Thursday, November 26, 2015

Saints, Strangers, and Savages

“In the name of God Amen.” So it began, the Mayflower Compact, the first contract to which the Saints and Strangers came together and agreed upon. The year was 1620 and the Mayflower had arrived in the new world. They could not have known it then, but those few settlers who survived the treacherous storms as they sailed across the mighty Atlantic in their frail little ship were founding the greatest and mightiest nation the world would ever see. Its sheer size would one day rival and indeed surpass the greatest empires of history, and much of its acquisitions, although certainly not all, would be peaceful.
At that first “Thanksgiving,” there were three types of people: The Saints, or the Pilgrims, as we know them, who had fled England and its religious oppression. There were the Strangers, the sailors, the adventurers and other, rough and tumble types of folks that had joined the party, some of them more upright and steady than others of their number.
And of course there were the “Savages.” Of course, they weren’t all savages, and quite a few of them were peaceful, but in their war paint, lack of clothing, and strange tongue, to the bewildered and storm tossed Englishmen they must have seemed savage indeed in their primitive and uncivilized way.
Already, four hundred years ago, the themes and patterns that would come to be seen as distinctly American were already forming. There was a belief in God, and a belief that one should be free to worship in his or her own way. That was the ultimate reason that the Mayflower came to the new world at all, and indeed it was to God that the thanks was being given in the first place. That belief in a Divine Being would later be laid down further in the founding document of the nation in the Declaration, and the freedom to believe in Him or not was cemented in the Constitution. It has never left us, expanding in later years to the pledge of allegiance and the very currency with which we trade.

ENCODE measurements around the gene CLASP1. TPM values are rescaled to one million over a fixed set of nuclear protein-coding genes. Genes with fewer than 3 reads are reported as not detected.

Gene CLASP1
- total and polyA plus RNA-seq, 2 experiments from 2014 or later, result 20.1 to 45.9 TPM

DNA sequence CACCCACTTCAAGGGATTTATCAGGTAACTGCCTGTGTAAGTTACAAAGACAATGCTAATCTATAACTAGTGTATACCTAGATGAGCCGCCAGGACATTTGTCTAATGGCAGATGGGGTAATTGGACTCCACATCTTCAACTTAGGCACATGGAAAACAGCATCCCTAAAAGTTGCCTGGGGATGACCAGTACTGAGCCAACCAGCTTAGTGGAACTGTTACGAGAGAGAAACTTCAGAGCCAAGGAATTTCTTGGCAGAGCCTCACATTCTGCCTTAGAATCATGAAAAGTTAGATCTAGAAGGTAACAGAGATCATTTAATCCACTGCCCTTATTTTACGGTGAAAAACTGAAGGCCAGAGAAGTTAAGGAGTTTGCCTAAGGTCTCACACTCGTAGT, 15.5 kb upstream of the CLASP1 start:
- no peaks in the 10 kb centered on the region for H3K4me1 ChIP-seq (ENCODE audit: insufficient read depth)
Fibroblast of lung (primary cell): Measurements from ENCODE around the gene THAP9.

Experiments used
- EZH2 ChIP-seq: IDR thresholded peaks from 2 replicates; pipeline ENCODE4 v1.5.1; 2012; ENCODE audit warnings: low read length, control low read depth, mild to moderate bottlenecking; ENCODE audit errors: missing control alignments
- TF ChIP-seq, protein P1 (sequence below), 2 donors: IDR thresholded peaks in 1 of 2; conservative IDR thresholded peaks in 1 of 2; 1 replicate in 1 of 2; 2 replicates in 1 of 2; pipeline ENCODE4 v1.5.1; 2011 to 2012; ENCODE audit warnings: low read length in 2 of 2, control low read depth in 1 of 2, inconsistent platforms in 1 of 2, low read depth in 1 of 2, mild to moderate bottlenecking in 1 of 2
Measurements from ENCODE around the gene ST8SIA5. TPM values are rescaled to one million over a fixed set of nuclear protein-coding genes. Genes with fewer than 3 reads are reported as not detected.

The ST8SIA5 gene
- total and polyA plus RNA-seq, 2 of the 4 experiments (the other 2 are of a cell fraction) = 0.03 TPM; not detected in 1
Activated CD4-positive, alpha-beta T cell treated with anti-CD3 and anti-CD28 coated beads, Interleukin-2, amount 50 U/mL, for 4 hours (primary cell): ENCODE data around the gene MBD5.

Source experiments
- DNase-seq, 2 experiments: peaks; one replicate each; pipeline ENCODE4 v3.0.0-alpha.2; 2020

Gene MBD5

The second thing that showed itself early as our first founding fathers took their baby steps away from mother England was that of a fierce independence. Indeed, the very Mayflower Compact was created because many of the Strangers wanted to run into the woods and do their own thing. These were hardy folk, they’d travelled three thousand miles through uncharted waters to an unmapped land just to be free. It speaks of a people who later go against the mightiest nation in the world in war, and win, because that nation had dared to step on their liberty.
There was also the “Savages” acceptance of immigrants. It wasn’t necessarily out of the goodness of their hearts, many historians tell us, as the Indians were simply hoping to gain a new ally in the tribal warfare of the day, yet still, the Pilgrims were refugees, and the Indians did let them come, whatever the reason.